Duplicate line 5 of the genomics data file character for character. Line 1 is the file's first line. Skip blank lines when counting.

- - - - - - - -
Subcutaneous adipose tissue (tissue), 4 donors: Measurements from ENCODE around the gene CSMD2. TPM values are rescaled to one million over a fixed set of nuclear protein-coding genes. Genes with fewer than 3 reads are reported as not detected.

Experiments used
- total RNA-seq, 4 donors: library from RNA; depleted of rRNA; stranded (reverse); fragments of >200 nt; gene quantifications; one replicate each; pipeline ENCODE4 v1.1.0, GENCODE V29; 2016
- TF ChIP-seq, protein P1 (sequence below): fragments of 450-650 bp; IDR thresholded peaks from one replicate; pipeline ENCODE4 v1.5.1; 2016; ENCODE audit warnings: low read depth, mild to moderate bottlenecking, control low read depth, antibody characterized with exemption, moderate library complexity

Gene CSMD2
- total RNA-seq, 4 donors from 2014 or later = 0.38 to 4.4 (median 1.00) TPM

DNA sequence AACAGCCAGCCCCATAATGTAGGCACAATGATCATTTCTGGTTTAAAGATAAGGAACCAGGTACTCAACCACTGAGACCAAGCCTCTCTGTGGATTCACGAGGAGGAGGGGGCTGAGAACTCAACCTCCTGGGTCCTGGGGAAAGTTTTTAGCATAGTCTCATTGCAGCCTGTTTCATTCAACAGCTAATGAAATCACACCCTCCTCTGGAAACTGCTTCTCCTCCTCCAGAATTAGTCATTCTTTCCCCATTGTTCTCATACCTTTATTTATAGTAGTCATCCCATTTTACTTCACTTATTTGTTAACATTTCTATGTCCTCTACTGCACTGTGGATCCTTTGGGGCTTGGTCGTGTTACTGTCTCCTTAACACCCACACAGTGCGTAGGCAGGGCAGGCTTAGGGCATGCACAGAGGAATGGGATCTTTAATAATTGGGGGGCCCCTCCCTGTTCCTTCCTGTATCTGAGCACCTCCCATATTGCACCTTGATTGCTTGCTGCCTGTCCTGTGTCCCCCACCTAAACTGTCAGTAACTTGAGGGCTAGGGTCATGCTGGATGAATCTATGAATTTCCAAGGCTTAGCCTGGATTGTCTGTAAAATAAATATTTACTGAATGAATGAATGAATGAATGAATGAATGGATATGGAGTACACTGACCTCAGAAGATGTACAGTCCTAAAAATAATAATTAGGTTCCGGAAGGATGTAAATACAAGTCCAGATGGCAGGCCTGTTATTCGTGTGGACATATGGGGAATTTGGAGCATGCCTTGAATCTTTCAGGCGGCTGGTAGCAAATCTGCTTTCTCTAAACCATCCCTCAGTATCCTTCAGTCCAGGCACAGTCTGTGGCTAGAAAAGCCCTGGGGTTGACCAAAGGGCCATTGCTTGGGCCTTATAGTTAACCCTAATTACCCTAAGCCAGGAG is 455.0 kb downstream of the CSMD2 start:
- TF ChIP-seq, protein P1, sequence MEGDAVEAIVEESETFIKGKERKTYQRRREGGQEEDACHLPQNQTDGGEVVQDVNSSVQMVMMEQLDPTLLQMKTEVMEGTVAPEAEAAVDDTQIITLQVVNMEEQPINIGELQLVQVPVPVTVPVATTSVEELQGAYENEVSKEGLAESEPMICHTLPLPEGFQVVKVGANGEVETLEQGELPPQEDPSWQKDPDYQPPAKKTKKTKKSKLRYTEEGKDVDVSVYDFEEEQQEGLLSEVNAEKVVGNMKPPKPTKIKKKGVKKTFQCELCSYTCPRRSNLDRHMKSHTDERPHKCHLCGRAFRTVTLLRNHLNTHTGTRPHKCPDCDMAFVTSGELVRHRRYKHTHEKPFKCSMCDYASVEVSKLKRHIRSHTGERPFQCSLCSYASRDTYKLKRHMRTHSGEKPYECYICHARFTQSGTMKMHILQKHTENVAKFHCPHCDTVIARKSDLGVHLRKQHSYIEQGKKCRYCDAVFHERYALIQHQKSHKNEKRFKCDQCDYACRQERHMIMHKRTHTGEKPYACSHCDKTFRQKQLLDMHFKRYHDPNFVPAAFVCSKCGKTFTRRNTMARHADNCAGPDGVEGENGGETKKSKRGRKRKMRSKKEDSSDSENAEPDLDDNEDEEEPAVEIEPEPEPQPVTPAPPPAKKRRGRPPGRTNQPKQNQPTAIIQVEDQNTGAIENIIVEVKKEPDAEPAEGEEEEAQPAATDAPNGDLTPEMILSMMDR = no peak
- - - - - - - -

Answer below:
Gene CSMD2